She’d be free to spend more time with her beloved husband of 37 years, Don, their adult daughters Kerry and Emma, and nephews Daniel and Andrew who the couple had raised after Ann’s sister had passed away from cancer.
Loved by both her students and colleagues, with many describing her as the ‘mother of the school’, it was no surprise that Ann was heading in on her day off.
It was coming up to exam time for her Year 11 students and she wanted to help them with some revision work.
What Ann didn’t know was that 15-year-old student Will Cornick had decided this was the day Ann had to die…
For the past three years Will had been harbouring an irrational hatred for his teacher.
Despite being a solid student who was rarely in trouble, Will told his parents he hated Spanish class and couldn’t stand Mrs Maguire.
His anger intensified after Ann gave him a detention for skipping his homework.
One day, Will sent a text message to a friend saying the teacher ‘deserved more than death, more than pain and more than torture.’
As long as she is alive, I’ll be depressed, sad and angry… so there’s only one thing to do! he wrote.
Will even told friends that after killing Mrs Maguire he’d claim to hear voices so he’d be given ‘comfy walls’ in a psychiatric facility instead of going to prison.
That way, he said, he’d never have to worry about earning money, or life, ever again.
Known for being a bit of a loner and a little ‘odd’, Will’s friends thought he was just blowing off steam.
But on that Monday when Ann came in on her day off, Will packed a 34cm kitchen knife in his backpack and went to school.
Throughout the morning, Will bragged to fellow students that he was going to stab Mrs Maguire before moving on to two other teachers, Andrew Kellett and pregnant Sinead Miley, to kill her unborn child.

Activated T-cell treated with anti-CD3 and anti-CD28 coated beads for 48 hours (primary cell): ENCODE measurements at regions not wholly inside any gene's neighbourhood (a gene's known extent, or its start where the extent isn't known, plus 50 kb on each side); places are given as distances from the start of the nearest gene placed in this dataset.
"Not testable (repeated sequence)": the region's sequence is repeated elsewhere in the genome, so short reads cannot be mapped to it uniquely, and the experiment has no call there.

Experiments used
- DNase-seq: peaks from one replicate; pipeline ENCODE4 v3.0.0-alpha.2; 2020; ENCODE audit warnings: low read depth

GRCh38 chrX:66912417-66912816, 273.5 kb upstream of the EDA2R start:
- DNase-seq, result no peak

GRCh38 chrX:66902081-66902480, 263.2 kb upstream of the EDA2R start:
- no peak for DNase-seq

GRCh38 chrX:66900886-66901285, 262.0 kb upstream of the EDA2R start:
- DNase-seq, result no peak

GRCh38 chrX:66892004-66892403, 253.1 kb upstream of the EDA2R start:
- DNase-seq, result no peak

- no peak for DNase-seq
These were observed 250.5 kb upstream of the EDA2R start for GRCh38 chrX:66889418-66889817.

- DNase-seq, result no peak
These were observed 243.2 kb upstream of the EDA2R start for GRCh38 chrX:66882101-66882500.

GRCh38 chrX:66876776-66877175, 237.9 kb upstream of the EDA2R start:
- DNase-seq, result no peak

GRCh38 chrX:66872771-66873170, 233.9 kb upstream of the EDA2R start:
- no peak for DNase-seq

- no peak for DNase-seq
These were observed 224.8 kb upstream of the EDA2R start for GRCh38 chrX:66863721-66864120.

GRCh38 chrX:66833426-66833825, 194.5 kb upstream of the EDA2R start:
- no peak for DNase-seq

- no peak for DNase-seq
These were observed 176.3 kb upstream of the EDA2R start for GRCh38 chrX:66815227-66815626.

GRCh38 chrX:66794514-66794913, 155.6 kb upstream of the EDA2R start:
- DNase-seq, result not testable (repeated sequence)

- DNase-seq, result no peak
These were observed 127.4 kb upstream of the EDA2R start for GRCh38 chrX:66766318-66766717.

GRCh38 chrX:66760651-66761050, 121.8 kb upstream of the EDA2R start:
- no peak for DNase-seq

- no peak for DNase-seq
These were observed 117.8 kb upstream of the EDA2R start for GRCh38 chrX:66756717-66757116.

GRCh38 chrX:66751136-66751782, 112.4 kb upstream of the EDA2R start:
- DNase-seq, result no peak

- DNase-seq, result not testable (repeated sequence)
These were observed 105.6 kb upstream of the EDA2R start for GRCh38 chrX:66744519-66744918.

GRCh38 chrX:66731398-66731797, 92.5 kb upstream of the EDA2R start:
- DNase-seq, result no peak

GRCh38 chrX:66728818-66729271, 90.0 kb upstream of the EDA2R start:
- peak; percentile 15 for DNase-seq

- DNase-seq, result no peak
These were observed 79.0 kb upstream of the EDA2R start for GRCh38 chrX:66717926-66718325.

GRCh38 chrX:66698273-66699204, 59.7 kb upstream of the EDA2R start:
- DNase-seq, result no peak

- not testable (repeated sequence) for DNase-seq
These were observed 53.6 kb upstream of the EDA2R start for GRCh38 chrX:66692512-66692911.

He even showed three students the knife, as well as a bottle of Jack Daniels that he was planning to drink in celebration of the murders.
Nobody took him seriously, they thought it was just ‘Will being Will’.
Then, during third period Spanish, Will removed the knife from his bag and stood up from his desk.
Turning to smile and wink at the student next to him, Will walked into the adjoining classroom where Ann was leaning over a desk helping a student.
Will approached from behind and repeatedly plunged the knife into her back.
The third stab sliced through Ann’s jugular vein, and while students screamed in terror, Ann ran, clutching at her neck as Will followed.
From the office next door, teacher Susan Francis heard the screams and was rushing to see what the commotion was when Ann stumbled through the door and collapsed in her arms.
‘He stabbed me in the neck,’ she gasped. ‘I’m dying.’
Susan managed to slam the door shut and lock them inside seconds before Will appeared.
Susan held his gaze through the glass.
‘He just stood looking at me,’ she said. ‘I just remember his face having no emotion. Like a mask.’
Holding Ann close, Susan noticed cuts in her jumper and a terrifying amount of blood coming from her neck.
‘I just kept stroking her and kissing her,’ Susan said. ‘She knew she was dying.’
Meanwhile, Will walked back into his classroom.
‘Good times,’ he said before calmly sitting down at his desk and waiting for the police to arrive.
After a call from the school principal, Don rushed to the hospital.
When he saw the police, he realised things were serious.
‘They took me to the emergency treatment room and Ann was there surrounded by people,’ Don remembered tearfully. ‘There was blood everywhere.’
After suffering seven stab wounds, one puncturing right through from the back to the front, Ann passed away.
During a psychological assessment, doctors saw through Will’s claim of hearing voices but noted that he displayed definite psychopathic tendencies.
In November 2014, William Cornick, 16, pleaded guilty to murder and was sentenced to life in prison, with a minimum non-parole period of 20 years.
Five years later, Will has still never expressed any remorse for his crime, insisting he doesn’t care that he traumatised his fellow students and caused Ann’s family a lifetime of pain.
‘I was happy. I had a sense of pride. I still do,’ Will told doctors.
Just weeks after her death, Ann’s students paid tribute to their favourite teacher in a way they knew would make her proud.
In a campaign they dubbed ‘A for Ann’ the students studied their hardest and managed to bring in the highest exam scores in the school’s history.
‘She was a special person who gave her life to helping others,’ Don said.